Does anyone know of a good Japanese female soprano soundfont?

• Jun 14, 2023 - 19:33

Hi all: I am tackling a very ambitious project to adapt a long score from the movie, "Dark Knight" by Hans Zimmer to MuseScore. Here is a link to it on YouTube: Please visit and listen to the first 2 minutes or so.…

Please note that a highlight of the score is the singing of a Japanese soprano. She sings only "Aaah" sounds which is good, but her voice is piercing and distinctive. I like it in the score but try as I might, I cannot find a solo soprano soundfont on the web that comes close to her voice.

Does anyone know of one? I'd prefer if it is free, but am willing to pay a bit to buy it if available.

Thanks in advance



According to the video description, the singer, Uyanga Bold, is Mongolian.

I don't know enough about soundfonts to direct you, but I know lots about voices. The sound resembles the 'belt' technique in western music which may match with a music theatre or rock voice. Perhaps widen your search to include those?

There is an Irina Brochin soundfont that I found some time back and incorporated into this Soundfont voice collection…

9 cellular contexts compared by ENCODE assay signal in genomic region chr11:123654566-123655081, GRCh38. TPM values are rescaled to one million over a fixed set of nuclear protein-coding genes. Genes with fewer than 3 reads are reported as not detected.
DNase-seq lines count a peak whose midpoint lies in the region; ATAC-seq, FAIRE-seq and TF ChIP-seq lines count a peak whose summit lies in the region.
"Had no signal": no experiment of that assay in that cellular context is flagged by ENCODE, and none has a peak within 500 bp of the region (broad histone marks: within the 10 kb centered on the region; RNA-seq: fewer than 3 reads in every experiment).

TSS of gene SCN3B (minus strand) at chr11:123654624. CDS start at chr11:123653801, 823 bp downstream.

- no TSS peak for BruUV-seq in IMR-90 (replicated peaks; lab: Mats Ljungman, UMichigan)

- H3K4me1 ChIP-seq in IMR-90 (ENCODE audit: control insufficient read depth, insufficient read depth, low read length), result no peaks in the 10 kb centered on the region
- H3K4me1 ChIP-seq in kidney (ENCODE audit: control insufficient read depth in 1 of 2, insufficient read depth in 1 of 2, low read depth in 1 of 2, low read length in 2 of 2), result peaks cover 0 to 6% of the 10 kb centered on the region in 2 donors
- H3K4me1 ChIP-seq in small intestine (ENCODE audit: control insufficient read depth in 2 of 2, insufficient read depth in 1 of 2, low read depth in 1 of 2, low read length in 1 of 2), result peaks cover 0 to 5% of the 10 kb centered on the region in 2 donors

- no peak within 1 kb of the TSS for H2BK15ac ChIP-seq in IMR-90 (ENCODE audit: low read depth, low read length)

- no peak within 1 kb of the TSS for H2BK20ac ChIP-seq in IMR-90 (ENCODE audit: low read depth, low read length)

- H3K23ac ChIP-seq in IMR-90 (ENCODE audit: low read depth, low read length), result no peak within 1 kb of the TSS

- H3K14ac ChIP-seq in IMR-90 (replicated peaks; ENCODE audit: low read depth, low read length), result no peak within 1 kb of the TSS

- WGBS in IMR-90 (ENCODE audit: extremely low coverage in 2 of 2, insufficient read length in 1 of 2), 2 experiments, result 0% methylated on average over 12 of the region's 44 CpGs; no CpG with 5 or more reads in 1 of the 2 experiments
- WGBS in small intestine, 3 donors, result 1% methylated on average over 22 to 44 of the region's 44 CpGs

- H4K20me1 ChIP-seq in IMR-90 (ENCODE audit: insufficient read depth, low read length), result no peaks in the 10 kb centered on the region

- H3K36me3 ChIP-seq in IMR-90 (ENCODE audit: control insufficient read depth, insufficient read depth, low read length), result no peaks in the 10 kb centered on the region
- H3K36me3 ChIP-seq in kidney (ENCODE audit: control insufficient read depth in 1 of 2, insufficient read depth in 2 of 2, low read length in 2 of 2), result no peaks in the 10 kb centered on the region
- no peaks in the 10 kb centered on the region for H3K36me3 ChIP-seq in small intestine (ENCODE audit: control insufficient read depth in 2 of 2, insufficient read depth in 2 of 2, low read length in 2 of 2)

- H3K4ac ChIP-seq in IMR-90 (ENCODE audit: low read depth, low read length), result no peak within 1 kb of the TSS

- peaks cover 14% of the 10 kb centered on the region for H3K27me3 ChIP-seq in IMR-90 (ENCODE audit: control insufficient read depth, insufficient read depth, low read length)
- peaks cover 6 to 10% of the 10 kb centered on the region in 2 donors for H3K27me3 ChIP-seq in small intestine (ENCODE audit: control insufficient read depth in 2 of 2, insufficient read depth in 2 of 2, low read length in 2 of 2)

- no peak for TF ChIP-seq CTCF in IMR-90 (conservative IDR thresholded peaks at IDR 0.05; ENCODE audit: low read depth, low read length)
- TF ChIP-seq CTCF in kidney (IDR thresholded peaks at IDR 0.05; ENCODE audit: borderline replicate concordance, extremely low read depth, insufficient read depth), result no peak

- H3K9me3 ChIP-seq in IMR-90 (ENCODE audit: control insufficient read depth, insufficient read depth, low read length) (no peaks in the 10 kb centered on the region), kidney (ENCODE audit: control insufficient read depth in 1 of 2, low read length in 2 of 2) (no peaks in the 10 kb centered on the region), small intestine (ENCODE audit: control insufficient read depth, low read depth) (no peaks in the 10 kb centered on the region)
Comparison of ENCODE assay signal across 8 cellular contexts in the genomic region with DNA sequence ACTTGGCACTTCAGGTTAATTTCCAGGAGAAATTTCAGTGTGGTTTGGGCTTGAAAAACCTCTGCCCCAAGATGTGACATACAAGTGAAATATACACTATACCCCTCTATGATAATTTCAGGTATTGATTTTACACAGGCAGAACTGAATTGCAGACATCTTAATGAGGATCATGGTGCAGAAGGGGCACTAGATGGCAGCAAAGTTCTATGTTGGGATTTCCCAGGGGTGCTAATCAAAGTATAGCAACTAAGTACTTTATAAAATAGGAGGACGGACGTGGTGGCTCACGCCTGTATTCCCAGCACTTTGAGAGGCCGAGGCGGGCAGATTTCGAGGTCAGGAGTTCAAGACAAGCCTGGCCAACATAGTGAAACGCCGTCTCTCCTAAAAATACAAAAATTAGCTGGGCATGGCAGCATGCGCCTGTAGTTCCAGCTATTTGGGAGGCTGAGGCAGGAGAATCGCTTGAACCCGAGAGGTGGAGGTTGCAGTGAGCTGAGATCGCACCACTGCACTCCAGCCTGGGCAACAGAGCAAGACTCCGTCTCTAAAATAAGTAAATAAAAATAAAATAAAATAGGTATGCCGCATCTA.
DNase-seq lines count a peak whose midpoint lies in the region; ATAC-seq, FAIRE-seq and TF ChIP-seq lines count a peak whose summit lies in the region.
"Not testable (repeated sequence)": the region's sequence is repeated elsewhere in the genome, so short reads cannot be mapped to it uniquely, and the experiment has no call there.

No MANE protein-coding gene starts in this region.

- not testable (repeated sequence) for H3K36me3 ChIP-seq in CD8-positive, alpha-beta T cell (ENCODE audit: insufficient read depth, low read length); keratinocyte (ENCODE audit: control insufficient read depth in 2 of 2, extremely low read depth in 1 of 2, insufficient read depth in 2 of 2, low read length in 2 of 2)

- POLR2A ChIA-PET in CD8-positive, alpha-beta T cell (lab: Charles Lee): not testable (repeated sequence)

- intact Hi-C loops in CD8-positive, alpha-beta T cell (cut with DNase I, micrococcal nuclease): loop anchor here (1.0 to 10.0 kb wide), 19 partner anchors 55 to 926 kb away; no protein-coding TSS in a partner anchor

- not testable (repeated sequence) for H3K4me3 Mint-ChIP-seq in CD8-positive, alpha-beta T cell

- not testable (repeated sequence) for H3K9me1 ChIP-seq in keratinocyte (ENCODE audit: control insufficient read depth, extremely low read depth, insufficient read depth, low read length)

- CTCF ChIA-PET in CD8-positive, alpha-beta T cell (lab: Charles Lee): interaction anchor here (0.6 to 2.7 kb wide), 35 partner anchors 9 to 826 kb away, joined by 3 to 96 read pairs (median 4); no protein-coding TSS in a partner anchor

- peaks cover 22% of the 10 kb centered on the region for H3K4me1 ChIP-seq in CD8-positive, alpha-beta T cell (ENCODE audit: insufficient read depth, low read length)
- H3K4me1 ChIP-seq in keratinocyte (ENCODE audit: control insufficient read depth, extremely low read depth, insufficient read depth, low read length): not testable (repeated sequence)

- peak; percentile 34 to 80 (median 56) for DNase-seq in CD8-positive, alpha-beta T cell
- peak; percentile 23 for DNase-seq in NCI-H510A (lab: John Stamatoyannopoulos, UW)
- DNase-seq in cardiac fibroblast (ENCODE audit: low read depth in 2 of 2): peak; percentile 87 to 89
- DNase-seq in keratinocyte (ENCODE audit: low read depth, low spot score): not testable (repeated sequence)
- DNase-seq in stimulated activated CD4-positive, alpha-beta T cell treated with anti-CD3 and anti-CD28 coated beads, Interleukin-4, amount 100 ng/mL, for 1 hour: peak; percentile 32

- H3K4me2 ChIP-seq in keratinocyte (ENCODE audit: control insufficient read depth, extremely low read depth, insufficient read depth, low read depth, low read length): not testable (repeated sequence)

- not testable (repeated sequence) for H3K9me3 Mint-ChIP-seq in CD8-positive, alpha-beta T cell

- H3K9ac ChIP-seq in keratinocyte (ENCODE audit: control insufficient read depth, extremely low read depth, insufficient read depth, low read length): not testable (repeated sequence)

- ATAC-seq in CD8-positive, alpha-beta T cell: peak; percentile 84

Its also downloadable from my site towards the bottom Legacy Older sets collection and is called KBH Real Choir V2.5.
The voice is somewhat similar to the Dark Knight song but to get the warble at the front of some of the singing you might need to put an extra flattenned note at the beginning of the phrase.

In reply to by Jonky Ponky

Jonky: That is so strange. I am currently using the Irina Brochin female soundfont for the song. I downloaded it months ago and also chose it. We think alike.

I have no idea how to add an "extra flattening note" to it to get the warble the Japanese singer is exhibiting. Could you post just a two measure file with those extra notes to teach me what to do? I'd really be grateful and like to try it. Thanks in advance.

In reply to by fsgregs

I think just experiment with it. Try doubling up the first note with a short note (say a semiquaver half step lower in tone on top of the main note or before the main note). Having played it on a keyboard either way seems to come close in sound. I haven't tried it in a score.

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